#DataRefuge aims to generate awareness about how accessibility to federal climate and environmental data will become more difficult under the new administration. For the past two weeks, PPEH has been organizing a series of events to address these concerns while talking with networks of researchers at universities and libraries across North America, as well as with members of the business community.
This past weekend, reporter and meteorologist Eric Holthaus (his podcast Warm Regards with Jacquelyn Gill and Andy Revkin is terrific) also got worried about the same questions and started collecting information from climate scientists on a Google spreadsheet about which data is most important to their work. This morning, Eric asked PPEH if we could manage the spreadsheet and coordinate people and organizations who were working to raise awareness about the new precarity of federal environmental and climate data, and the shared efforts to keep it accessible by moving it on to other servers.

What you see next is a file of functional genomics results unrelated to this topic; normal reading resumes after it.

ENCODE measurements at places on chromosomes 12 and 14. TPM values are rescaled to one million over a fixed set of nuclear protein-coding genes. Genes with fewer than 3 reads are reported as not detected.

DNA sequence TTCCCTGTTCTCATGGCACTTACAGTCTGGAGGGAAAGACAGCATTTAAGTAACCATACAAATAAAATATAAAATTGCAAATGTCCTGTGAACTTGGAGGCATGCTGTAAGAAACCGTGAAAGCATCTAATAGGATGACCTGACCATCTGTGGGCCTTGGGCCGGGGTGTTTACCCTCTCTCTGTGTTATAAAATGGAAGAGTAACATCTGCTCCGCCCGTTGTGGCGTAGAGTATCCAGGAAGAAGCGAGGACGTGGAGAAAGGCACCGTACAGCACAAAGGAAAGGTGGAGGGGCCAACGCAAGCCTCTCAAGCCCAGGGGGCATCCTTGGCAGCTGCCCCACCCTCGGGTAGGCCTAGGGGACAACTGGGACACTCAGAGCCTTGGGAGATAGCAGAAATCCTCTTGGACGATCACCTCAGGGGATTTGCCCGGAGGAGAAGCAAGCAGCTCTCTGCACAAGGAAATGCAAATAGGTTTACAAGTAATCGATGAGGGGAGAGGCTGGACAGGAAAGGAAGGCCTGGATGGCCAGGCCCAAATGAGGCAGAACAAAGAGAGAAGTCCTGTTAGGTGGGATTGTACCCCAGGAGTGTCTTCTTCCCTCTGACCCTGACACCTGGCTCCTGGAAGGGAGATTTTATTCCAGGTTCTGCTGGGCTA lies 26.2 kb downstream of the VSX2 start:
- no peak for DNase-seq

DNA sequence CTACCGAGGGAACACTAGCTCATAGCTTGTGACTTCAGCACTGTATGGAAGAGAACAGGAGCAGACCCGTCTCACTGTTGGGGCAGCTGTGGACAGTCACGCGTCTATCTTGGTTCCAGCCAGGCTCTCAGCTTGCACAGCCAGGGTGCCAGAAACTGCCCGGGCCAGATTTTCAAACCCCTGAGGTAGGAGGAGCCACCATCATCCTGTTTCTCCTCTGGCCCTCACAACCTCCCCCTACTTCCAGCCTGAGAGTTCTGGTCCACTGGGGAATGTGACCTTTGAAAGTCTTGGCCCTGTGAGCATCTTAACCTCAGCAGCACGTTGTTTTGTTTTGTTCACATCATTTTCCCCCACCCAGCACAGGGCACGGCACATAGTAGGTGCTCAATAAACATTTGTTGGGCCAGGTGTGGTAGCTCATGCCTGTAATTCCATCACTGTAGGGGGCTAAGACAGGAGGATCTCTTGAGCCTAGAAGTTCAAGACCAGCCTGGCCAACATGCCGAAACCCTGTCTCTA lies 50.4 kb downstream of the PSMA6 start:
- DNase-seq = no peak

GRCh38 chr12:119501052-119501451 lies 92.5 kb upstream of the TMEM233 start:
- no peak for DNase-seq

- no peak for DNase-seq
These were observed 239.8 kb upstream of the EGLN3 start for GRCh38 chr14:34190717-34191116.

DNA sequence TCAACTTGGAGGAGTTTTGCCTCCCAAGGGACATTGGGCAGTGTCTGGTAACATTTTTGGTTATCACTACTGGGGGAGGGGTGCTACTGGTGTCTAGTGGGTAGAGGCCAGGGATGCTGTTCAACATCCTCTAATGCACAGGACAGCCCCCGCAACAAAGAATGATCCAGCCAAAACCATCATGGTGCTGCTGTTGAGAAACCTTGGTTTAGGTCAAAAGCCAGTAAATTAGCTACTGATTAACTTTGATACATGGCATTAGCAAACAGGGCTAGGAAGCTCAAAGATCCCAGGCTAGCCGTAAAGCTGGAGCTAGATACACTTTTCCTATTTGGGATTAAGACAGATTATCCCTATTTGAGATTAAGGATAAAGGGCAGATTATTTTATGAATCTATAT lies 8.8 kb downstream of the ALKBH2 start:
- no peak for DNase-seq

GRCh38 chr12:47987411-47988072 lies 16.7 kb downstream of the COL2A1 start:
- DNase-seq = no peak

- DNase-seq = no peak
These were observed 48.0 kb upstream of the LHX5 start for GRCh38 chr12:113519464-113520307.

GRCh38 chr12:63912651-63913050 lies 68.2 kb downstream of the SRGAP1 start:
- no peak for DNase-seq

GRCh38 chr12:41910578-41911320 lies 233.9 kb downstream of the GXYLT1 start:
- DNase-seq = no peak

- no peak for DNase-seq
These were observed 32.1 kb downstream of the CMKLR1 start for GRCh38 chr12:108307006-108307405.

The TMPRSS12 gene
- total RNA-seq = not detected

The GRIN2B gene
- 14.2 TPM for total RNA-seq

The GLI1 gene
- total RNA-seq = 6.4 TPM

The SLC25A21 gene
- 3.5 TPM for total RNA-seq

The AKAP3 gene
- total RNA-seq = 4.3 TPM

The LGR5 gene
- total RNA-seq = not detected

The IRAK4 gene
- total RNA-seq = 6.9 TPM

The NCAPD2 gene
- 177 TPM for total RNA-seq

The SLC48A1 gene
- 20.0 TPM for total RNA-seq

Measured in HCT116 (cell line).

A group in Toronto, headed by Michelle Murphy, is organizing a Guerrilla Archiving event this weekend, and Kevin Burke (PPEH Fellow) and Patricia Kim (PPEH Program Coordinator) will travel up there to help and to use that event to prototype how we can provide a "how to" host a #DataRescue event in their community.
Now we are developing protocols, gathered together by an emergent network of public and private organizations, universities, and other archives, for how to manage the data that is "rescued" to make sure that it remains accessible (and not necessary to get at via FOIA requests).